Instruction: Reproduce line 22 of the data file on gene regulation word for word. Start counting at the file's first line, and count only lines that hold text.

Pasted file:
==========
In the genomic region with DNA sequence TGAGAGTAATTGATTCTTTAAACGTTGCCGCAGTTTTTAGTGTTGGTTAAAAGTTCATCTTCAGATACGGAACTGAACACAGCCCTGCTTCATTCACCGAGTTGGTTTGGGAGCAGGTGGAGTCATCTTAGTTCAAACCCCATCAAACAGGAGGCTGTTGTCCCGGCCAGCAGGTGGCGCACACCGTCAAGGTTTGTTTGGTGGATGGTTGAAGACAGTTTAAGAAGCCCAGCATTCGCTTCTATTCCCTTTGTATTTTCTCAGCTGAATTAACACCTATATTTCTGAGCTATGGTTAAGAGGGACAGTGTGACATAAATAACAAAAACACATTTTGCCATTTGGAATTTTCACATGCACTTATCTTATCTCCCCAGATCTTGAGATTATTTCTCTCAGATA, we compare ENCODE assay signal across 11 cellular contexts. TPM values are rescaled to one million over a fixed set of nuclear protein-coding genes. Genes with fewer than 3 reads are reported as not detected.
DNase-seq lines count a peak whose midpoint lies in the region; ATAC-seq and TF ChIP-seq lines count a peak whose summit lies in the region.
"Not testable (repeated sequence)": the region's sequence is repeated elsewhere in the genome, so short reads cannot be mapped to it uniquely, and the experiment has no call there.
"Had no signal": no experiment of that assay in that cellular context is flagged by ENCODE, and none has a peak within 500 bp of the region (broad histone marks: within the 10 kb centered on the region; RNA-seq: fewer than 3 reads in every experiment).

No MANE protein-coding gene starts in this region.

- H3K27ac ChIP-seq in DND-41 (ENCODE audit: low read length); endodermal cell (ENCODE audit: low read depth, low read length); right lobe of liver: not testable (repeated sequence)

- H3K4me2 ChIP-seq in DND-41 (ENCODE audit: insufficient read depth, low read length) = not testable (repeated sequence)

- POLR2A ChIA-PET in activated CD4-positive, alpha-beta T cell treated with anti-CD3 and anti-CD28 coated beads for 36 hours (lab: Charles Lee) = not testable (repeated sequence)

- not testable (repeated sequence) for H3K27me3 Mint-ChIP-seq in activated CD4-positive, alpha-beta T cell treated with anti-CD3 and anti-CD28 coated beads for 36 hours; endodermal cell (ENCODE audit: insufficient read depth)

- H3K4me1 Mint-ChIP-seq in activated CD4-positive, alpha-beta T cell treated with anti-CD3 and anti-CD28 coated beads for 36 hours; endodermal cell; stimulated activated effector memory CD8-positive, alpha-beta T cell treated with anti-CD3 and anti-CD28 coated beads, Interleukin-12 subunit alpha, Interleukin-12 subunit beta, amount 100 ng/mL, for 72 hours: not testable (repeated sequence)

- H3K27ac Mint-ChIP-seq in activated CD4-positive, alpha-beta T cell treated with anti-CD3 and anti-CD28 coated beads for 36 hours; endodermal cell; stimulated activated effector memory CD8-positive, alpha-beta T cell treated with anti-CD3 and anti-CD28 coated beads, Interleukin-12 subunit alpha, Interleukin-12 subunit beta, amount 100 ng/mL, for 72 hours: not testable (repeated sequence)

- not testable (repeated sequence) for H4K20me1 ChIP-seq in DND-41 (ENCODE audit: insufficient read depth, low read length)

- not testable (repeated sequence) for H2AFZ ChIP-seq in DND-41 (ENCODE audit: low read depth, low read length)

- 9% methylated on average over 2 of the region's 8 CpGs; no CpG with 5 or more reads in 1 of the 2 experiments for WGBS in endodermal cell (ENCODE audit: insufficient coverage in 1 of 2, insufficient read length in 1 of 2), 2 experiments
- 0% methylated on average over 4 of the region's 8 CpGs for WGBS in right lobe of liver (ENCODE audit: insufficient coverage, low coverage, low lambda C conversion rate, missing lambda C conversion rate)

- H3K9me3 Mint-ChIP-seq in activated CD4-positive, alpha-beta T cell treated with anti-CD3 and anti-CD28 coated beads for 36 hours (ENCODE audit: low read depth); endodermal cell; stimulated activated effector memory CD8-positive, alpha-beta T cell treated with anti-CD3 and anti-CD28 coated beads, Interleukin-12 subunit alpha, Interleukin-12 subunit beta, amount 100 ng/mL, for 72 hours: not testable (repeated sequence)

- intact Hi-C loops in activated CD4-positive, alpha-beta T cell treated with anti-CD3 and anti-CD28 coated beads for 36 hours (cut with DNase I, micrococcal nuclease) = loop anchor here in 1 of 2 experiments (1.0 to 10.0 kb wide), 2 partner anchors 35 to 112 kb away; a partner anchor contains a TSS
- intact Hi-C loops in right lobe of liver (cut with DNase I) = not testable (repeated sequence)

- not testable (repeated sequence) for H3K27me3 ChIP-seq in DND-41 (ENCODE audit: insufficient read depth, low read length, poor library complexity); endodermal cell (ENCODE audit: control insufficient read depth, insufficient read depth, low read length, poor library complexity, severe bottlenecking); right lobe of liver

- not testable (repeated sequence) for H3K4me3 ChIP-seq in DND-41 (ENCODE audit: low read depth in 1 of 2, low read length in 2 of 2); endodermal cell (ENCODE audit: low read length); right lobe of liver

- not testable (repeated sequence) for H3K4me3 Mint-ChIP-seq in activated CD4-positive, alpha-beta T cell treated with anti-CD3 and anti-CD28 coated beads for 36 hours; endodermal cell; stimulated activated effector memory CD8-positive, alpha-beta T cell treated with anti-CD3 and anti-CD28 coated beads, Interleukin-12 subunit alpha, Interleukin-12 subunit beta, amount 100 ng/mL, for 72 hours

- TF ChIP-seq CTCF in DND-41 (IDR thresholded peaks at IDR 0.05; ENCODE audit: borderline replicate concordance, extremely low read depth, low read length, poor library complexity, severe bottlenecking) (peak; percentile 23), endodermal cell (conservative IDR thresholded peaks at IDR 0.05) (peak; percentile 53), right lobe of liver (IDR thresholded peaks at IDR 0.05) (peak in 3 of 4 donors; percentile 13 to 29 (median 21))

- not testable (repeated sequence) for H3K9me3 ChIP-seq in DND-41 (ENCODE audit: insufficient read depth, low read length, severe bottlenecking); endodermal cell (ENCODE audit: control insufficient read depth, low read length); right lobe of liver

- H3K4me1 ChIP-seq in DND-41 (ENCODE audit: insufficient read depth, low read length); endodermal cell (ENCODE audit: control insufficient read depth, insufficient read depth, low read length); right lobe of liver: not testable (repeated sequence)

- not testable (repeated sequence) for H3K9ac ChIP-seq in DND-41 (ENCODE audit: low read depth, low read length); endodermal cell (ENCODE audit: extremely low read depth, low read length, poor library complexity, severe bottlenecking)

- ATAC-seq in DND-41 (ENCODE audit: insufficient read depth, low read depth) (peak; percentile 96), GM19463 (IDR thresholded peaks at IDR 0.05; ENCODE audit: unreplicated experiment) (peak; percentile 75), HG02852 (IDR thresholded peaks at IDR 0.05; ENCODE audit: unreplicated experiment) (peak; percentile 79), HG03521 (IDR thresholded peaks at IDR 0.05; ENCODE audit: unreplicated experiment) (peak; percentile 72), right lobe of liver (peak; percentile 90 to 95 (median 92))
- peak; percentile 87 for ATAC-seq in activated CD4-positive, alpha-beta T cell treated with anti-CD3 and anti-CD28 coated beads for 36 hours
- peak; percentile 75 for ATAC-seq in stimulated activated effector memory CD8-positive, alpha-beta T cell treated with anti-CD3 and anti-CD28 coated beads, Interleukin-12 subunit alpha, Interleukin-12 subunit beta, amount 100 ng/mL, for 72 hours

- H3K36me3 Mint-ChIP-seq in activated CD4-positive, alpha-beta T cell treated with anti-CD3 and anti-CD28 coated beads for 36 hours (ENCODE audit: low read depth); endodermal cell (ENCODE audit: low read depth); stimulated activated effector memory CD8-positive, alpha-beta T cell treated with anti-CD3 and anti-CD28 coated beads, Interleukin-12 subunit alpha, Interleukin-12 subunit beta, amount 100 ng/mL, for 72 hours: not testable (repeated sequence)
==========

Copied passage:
- TF ChIP-seq CTCF in DND-41 (IDR thresholded peaks at IDR 0.05; ENCODE audit: borderline replicate concordance, extremely low read depth, low read length, poor library complexity, severe bottlenecking) (peak; percentile 23), endodermal cell (conservative IDR thresholded peaks at IDR 0.05) (peak; percentile 53), right lobe of liver (IDR thresholded peaks at IDR 0.05) (peak in 3 of 4 donors; percentile 13 to 29 (median 21))